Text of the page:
Monday, July 30, 2012

The Harbinger wars continue

Inevitable I suppose that Howse and DeYoung would answer Joseph Farah. I'm going to agree with them this far, that personal speculations ought to be kept out of such discussions, meaning Farah's speculations about pride and envy as the motivation for Howse and DeYoung's criticisms of The Harbinger, keeping to the theological contentions instead.

Right off the bat Jimmy De Young brings up what is still their central objection to the Harbinger, that
Cahn's fundamental error... is his hermeneutic.
He is quoting from an email sent to his associate David James by Dallas Theological Seminary professor Dr. Roy Zuck, affirming James' criticism which is soon to come out as a book. The email continues, explaining what Dr. Zuck considers to be wrong with Cahn's hermeneutic:
Isaiah 9:10 has nothing to do with the United States. Verses 8 to 11 are all addressed to israel. Having taught hermeneutics for years at Dallas Theological Seminary and havinh written a textook on the subject, I'm greatly bothered to see people like Cahn take a passage totally out of context. These verses don't even apply to the United States. [7:00-8:00]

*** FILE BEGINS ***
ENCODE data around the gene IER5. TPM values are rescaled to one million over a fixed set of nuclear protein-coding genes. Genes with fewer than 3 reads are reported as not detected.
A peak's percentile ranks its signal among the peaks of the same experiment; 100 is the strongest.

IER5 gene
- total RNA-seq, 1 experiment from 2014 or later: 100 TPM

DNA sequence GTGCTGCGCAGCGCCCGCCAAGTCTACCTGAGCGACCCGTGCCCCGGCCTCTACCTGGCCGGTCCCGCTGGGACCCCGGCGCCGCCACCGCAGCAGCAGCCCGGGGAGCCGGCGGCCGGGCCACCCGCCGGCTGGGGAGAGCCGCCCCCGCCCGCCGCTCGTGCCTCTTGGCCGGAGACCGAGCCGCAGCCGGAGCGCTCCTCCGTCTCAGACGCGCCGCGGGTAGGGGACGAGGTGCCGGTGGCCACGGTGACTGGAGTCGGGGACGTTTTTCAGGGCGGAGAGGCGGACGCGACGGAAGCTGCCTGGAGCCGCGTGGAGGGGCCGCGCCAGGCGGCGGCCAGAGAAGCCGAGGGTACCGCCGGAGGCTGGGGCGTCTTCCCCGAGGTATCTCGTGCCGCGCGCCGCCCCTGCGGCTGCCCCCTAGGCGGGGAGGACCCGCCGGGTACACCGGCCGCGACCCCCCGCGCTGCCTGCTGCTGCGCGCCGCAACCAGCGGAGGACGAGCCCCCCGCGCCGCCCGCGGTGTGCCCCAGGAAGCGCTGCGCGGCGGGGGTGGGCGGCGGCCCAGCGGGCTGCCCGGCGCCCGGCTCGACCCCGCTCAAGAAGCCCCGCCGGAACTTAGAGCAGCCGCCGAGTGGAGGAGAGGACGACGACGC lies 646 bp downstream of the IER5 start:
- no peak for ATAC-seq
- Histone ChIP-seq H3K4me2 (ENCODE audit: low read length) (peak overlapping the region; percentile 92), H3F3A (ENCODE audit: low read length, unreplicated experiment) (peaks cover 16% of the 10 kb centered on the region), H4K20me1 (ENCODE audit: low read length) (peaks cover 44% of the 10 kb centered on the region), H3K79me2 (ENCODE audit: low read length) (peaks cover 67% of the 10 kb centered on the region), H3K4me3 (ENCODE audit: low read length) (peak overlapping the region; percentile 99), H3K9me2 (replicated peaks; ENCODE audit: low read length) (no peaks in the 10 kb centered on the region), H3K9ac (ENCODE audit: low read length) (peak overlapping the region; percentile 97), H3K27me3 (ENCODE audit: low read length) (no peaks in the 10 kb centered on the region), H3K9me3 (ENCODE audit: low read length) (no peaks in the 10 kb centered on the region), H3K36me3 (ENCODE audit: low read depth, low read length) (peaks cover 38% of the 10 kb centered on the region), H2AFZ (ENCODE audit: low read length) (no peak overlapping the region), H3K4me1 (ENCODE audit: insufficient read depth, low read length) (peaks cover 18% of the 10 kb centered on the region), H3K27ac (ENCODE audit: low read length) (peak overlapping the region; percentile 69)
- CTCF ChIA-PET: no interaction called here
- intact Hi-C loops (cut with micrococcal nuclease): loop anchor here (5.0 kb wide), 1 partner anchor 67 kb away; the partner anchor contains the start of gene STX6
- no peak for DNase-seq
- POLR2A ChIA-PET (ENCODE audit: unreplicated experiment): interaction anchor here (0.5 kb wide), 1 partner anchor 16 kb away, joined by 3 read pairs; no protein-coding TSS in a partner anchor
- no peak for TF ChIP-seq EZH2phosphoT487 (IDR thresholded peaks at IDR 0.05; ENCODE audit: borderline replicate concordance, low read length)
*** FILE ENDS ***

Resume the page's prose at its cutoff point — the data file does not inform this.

De Young goes on to say that neither Joseph Farah nor Jonathan Cahn have dealt with this hermeneutical issue, which he and Brannon Howse have been questioning. As a matter of fact Cahn has addressed this allegation about his supposedly faulty hermeneutics many times, and covers it pretty thoroughly in his Response to David James:
D. James claims that The Harbinger departs from a biblical hermeneutic in that Isaiah 9:10 in context concerns Israel, not America. This claim, that he brings up several times in his critique, is based on an underlying confusion – specifically, that the book is claiming that Isaiah 9:10 is a prophecy about America. The problem is The Harbinger does no such thing. It does speak of a connection between America and Israel (not exactly a novel idea) and it does speak of a mystery from the Scriptures which has an amazing application to America. But this is light years removed from claiming that a certain Scripture is prophesying of America.

...Further, the reappearance of such ancient patterns of judgment revealed in a particular Scripture does not in any way affect the original understanding, meaning, or interpretation of that Scripture in its original context - not in any way, shape, or form..